Monday, October 12, 2020

Is intermittent fasting's time up?

 - Jennifer Middleton, MD, MPH

As obesity rates continue to rise, the elusive search for a solution persists. Intermittent fasting (IF) offers a simple approach; eat whatever you want within a designated time interval and then do not eat the rest of the time. Early, small studies suggested that intermittent fasting (IF) was more effective for weight loss than traditional calorie restriction diets, and IF's popularity has been boosted by disease-oriented studies demonstrating improvement in metabolic markers. A multitude of famous adherents have also contributed to IF's rising profile.

More recent, rigorous studies, however, may dampen the enthusiasm for IF. In 2018, a systematic review of intermittent fasting's effectiveness found similar rates of weight loss with IF compared to traditional calorie restriction. Later that year, a trial randomized 150 obese or overweight adults to either continuous energy restriction, IF using the "5:2" method (5 days a week of normal intake and 2 days a week of 25% intake), or placebo and then followed them for 50 weeks. It found that intermittent fasting "may be equivalent but not superior" to the traditional calorie restriction method.

And, now we have a new, 2020 randomized controlled trial. Researchers randomized 141 participants to either a "16:8" IF regimen (eat anything desired between noon-8 pm, then fast for the next 16 hours) or a "consistent meal timing" plan and then followed them for 12 weeks. The difference in weight loss between the two groups was non-significant (-0.26 kg [95% confidence interval −1.30, 0.78]). The IF group also demonstrated a decrease in lean muscle mass (-0.16 kg/m2 [95% CI -0.27, -0.05]) compared to the comparison group.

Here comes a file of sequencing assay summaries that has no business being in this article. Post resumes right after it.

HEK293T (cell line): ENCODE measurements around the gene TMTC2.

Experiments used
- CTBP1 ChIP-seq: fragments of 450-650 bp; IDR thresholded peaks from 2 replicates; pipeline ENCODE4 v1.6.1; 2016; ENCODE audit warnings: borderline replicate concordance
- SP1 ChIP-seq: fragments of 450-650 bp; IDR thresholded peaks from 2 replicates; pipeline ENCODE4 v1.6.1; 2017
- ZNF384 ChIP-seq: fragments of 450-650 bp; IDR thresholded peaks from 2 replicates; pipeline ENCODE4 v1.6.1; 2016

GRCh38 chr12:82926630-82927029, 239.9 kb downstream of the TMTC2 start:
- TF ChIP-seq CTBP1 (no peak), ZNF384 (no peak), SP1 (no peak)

If this loss of muscle mass is replicated in other studies, IF's time might truly be up. This seemingly never-ending search for a "magic" diet plan additionally fails to account for the complex mechanisms behind obesity. Systemic environmental factors are the primary drivers of the obesity epidemic, not individual choice and a scarcity of willpower. The over-abundance of super-processed, inexpensive foods set humans, genetically hard-wired to crave fat and sugar, up for failure. Chronic stress and epigenetics affect both dietary preferences and metabolism. As long as we continue to neglect these powerful drivers of behavior, obesity will remain a public health crisis, one that COVID-19 will likely also continue to exploit

You can read more in the AFP By Topic on Obesity, which includes this Curbside Consultation on "Obesity: Psychological and Behavioral Considerations."